London 2012 is the greatest show on Earth and allows the world’s best athletes to show us what they can do in front of a mass world audience. Likewise, the host city, London, will have the opportunity to test out new technological advances and introduce them to an international crowd. Samsung and VISA are two companies which have teamed up to bring the 2012 crowd a revolutionary new method of payment.
The program which will be rolled out to coincide with the all the running and jumping, has got people hopping with excitement and may very well end up kick starting the greatest change in the way we payment transactions are carried out.
Samsung will manufacture these new mobile phones which will be embedded with near field communication technology. NFC payments will be possible through a VISA-enabled SIM card. Users will be able to pay for items simply by scanning their phone in front of a payment sensor. It is hoped that the introduction of this technology in time for the games will leave an NFC legacy in London and NFC will become the accepted norm. If enough retailers sign up to the initiative, payment through your mobile phone could soon become as day-to-day as tapping in your PIN or whipping out your credit card.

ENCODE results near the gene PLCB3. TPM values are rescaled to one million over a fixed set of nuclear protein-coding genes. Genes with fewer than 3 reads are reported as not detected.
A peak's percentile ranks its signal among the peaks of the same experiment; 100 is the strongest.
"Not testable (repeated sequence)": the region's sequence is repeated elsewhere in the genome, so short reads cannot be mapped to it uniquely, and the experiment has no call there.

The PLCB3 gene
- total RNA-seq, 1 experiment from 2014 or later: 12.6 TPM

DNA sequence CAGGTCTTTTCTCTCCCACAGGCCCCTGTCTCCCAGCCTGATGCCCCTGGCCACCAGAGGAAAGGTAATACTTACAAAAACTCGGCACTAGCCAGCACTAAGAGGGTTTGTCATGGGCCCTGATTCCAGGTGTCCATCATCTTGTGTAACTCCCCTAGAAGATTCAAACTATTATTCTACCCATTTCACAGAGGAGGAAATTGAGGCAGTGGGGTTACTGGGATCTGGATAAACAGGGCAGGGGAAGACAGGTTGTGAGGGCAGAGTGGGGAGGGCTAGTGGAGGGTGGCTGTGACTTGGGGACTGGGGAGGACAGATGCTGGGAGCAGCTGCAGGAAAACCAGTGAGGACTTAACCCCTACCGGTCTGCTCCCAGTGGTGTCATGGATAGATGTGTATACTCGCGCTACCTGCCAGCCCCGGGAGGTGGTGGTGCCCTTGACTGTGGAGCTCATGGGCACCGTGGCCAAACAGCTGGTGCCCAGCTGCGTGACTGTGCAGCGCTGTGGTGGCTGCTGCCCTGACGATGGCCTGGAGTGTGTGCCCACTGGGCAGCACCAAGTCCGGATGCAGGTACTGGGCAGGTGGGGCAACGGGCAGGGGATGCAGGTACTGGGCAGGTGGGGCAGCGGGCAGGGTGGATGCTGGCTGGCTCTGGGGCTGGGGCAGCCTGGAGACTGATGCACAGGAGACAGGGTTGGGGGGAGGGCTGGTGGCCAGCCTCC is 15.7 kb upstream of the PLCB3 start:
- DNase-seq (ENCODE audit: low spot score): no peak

Samsung and VISA have announced plans to give the NFC-enabled phones to some of the top athletes taking part in the games. The inevitable promotional campaign of seeing a certain Usain Bolt whizzing past a payment point will no doubt be pumped out of every television with mind-numbing regularity for the duration of the Games.
Selling a phone with NFC capability has been something that the major phone manufacturers have planning for some time now, until now it has always been very much on the back-burner due to various different stumbling blocks, the big one being a lack of interest from important major retailers and also the initial outlay needed for introducing such a scheme.
However, this time around, NFC looks set to really take off, with Google and Apple sticking their oar in with NFC schemes of their own, and major retailers such as Wal-Mart sniffing around the new technology.